- Payment: My notarial charges are normally payable upon signature of the document requiring notarisation and I reserve the right to retain any completed document until payment has been received.
- I can accept cheques, cash, or bank transfer in payment of my fees and any disbursements. I am happy to provide bank details if requested. I cannot currently accept card payment.
- NOTARIAL RECORDS:
When I carry out my work for you, I am required to make an entry in a formal register, which is kept by me as a permanent record. I will retain a copy of the notarised documentation with that record, in the case of “Public” documents I will keep a copy bearing your original signature on it so I can issue further certified copies if required to do so in the near future by you. I can be required to deal with queries from, e.g. foreign lawyers, Land Registries or Embassies to confirm the fact that you saw me. I am required to keep the copy documents for a minimum of 12 years, and in some cases, permanently, under current rules.
This is a subject which often causes confusion, and it should be clearly understood that “notarisation”, and “legalisation”, are 2 different things, although they may both be required in the same transaction.
Notarisation is the initial certification by the notary, who carries out such of the actions discussed in the preceding paragraphs as may be necessary.
But notarisation is often not the only certification required by a foreign country. Sometimes, after the UK notary has certified a document, it must then be additionally certified by the Foreign Office with an “Apostille”. This is a certificate, indorsed on the document, that the signature and seal of the notary are genuine. I have deposited copies of my signature and seal with HM Foreign Office, so they can compare what is on the document with their records.
In addition to the Apostille, some foreign countries require documents to be certified by their UK embassy. This is known as “Consular” legalisation.
Please note that legalisation may take some time. If it is needed, therefore, and especially if time is short because of a deadline, you should contact me as soon as possible. Otherwise, the documents may not be available in the foreign country in time.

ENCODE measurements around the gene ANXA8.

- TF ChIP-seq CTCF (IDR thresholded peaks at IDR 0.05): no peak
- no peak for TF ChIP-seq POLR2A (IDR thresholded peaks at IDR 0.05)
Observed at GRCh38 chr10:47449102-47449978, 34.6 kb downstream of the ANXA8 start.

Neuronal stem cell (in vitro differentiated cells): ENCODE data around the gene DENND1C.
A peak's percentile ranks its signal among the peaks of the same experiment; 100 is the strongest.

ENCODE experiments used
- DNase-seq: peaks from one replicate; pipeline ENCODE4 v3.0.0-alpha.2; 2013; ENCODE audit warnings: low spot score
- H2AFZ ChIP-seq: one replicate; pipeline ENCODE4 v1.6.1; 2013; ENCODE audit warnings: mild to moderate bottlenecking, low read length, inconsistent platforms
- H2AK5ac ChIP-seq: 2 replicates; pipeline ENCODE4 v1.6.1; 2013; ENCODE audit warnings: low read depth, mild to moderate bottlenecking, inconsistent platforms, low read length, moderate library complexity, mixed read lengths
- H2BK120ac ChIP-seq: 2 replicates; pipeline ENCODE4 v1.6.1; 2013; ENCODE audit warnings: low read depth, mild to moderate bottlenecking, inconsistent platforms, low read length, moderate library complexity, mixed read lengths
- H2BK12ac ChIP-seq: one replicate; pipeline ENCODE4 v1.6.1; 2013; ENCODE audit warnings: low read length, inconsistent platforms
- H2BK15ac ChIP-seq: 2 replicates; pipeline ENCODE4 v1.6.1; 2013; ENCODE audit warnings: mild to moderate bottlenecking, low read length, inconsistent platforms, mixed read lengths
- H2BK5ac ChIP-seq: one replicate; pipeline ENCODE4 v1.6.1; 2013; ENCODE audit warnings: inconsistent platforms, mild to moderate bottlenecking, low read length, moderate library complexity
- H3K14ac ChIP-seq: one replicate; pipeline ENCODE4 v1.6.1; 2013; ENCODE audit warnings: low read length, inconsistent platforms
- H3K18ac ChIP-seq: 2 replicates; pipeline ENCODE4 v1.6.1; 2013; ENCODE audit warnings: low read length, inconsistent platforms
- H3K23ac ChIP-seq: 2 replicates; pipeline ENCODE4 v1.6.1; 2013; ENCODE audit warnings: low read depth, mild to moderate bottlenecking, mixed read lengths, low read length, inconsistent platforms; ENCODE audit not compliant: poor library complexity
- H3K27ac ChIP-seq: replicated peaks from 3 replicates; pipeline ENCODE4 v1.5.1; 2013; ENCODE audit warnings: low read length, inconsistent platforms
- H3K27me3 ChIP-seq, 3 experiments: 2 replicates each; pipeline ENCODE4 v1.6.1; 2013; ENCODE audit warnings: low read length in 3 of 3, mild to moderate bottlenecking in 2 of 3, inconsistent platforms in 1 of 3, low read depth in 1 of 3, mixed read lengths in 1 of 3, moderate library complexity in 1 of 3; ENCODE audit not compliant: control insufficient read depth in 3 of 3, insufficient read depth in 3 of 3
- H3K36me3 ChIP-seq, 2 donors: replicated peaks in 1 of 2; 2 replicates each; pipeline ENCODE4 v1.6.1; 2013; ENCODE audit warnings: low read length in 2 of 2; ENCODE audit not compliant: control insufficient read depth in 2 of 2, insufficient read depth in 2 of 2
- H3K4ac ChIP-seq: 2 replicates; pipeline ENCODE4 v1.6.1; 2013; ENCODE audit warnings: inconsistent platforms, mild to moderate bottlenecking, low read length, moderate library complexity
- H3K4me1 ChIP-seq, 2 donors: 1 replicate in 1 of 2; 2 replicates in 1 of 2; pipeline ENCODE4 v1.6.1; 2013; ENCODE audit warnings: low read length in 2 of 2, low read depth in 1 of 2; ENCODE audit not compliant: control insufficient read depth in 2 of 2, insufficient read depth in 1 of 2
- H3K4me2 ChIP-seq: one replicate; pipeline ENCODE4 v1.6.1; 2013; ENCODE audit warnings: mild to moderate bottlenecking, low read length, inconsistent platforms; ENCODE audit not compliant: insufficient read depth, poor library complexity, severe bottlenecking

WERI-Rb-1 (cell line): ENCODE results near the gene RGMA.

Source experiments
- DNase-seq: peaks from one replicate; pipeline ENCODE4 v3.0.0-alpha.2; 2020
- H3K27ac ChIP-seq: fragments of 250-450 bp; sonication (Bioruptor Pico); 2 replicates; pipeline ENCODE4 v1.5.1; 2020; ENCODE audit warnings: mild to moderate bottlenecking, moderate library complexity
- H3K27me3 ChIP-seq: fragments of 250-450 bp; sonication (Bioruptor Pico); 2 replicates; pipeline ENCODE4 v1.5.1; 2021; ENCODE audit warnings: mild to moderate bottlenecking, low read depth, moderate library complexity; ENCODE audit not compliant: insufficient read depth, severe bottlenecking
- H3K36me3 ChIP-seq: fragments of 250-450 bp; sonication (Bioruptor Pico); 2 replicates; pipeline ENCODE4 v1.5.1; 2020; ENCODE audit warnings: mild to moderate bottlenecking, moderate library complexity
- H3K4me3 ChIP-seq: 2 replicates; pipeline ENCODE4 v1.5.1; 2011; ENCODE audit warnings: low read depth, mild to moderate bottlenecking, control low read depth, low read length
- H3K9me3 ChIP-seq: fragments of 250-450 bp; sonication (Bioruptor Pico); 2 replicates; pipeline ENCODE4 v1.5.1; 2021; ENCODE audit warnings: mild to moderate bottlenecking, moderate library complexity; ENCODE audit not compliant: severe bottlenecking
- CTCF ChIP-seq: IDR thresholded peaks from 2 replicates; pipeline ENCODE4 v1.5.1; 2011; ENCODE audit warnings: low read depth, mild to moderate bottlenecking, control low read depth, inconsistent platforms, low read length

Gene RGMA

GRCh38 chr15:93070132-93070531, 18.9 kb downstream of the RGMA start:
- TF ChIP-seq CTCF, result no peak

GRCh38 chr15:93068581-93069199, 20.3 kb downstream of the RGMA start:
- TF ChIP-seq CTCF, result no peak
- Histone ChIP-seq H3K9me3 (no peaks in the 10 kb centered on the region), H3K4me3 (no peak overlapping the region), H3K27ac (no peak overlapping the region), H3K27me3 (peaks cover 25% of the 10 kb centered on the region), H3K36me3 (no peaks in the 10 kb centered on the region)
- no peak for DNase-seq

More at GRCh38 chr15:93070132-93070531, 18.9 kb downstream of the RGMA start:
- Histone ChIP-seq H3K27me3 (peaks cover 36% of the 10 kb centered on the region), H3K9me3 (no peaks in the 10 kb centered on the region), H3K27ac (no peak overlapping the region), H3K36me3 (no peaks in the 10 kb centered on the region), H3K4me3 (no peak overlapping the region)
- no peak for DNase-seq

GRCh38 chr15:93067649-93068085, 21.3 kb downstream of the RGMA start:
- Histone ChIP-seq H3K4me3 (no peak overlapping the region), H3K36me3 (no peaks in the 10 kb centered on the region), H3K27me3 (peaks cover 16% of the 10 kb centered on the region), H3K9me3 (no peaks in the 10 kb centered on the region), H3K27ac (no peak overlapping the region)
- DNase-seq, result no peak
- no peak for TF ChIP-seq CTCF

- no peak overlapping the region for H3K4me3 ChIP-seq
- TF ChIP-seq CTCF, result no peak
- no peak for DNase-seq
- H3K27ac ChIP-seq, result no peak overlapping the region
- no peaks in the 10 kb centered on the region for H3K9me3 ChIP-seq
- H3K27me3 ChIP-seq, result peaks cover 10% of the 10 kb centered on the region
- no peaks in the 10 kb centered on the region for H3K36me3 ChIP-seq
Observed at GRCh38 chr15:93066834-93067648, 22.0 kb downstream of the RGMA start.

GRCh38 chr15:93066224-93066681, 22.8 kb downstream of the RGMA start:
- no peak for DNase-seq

One of the most common problems in dealing with notarial matters, is that clients leave it until the last minute to contact me, and there may not then be sufficient time to deal with the legalisation.
If Consular Legalisation is required, I normally instruct agents to deal with it on my behalf, as it usually involves personal attendances at HM Foreign Office, and at the foreign embassy, which is usually situated in London. If this is needed, therefore, I will usually obtain a quote from the agent, for approval, before proceeding.
In any case, legalisation involves fees in addition to my own fee, which never includes legalisation.
In cases in which I am asked to certify a document, for example, a degree certificate, I normally need to verify its genuineness. This is because such documents are relatively easy to forge, using modern digital technology. I shall in those cases need to contact the issuing authority and ask them to confirm that the document is genuine. This may take some time, and I shall almost always need a form of authority from you. They often, in addition, charge a fee.
I hope that these notes (which are intended as a guide only, and are not intended to be exhaustive, or definitive) are of help to you in understanding what is expected of each of us.
Stewart Peter Harris
18, Winsford Crescent,
UK ST16 2LF